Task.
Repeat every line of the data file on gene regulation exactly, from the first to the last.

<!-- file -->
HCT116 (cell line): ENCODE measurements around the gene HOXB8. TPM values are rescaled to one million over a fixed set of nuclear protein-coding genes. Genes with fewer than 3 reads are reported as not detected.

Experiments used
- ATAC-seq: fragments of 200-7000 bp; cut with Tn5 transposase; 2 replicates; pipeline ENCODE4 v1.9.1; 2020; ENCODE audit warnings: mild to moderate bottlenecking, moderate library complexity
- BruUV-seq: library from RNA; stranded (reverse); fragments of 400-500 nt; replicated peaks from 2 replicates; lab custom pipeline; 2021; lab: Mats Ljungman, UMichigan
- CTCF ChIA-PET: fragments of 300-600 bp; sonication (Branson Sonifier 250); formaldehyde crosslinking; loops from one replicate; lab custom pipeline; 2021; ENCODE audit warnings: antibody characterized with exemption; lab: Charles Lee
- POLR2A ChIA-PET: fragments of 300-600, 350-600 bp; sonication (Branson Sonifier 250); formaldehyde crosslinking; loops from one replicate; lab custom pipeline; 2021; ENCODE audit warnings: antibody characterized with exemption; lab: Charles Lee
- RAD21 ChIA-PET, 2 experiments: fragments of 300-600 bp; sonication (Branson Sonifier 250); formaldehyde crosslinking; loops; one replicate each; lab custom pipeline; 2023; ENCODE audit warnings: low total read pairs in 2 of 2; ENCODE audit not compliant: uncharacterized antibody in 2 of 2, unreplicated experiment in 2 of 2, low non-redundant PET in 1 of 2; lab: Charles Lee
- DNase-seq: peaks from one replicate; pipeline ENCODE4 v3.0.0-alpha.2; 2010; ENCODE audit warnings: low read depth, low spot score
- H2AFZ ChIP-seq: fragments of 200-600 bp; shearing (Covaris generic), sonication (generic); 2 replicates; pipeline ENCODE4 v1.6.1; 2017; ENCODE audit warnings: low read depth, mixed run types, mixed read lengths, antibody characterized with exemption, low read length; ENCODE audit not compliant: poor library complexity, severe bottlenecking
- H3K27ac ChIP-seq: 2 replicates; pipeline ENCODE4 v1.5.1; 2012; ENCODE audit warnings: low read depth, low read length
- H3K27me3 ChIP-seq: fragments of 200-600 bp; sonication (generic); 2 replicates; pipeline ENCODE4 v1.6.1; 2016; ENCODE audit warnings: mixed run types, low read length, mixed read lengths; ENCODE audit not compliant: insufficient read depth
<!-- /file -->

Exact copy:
HCT116 (cell line): ENCODE measurements around the gene HOXB8. TPM values are rescaled to one million over a fixed set of nuclear protein-coding genes. Genes with fewer than 3 reads are reported as not detected.

Experiments used
- ATAC-seq: fragments of 200-7000 bp; cut with Tn5 transposase; 2 replicates; pipeline ENCODE4 v1.9.1; 2020; ENCODE audit warnings: mild to moderate bottlenecking, moderate library complexity
- BruUV-seq: library from RNA; stranded (reverse); fragments of 400-500 nt; replicated peaks from 2 replicates; lab custom pipeline; 2021; lab: Mats Ljungman, UMichigan
- CTCF ChIA-PET: fragments of 300-600 bp; sonication (Branson Sonifier 250); formaldehyde crosslinking; loops from one replicate; lab custom pipeline; 2021; ENCODE audit warnings: antibody characterized with exemption; lab: Charles Lee
- POLR2A ChIA-PET: fragments of 300-600, 350-600 bp; sonication (Branson Sonifier 250); formaldehyde crosslinking; loops from one replicate; lab custom pipeline; 2021; ENCODE audit warnings: antibody characterized with exemption; lab: Charles Lee
- RAD21 ChIA-PET, 2 experiments: fragments of 300-600 bp; sonication (Branson Sonifier 250); formaldehyde crosslinking; loops; one replicate each; lab custom pipeline; 2023; ENCODE audit warnings: low total read pairs in 2 of 2; ENCODE audit not compliant: uncharacterized antibody in 2 of 2, unreplicated experiment in 2 of 2, low non-redundant PET in 1 of 2; lab: Charles Lee
- DNase-seq: peaks from one replicate; pipeline ENCODE4 v3.0.0-alpha.2; 2010; ENCODE audit warnings: low read depth, low spot score
- H2AFZ ChIP-seq: fragments of 200-600 bp; shearing (Covaris generic), sonication (generic); 2 replicates; pipeline ENCODE4 v1.6.1; 2017; ENCODE audit warnings: low read depth, mixed run types, mixed read lengths, antibody characterized with exemption, low read length; ENCODE audit not compliant: poor library complexity, severe bottlenecking
- H3K27ac ChIP-seq: 2 replicates; pipeline ENCODE4 v1.5.1; 2012; ENCODE audit warnings: low read depth, low read length
- H3K27me3 ChIP-seq: fragments of 200-600 bp; sonication (generic); 2 replicates; pipeline ENCODE4 v1.6.1; 2016; ENCODE audit warnings: mixed run types, low read length, mixed read lengths; ENCODE audit not compliant: insufficient read depth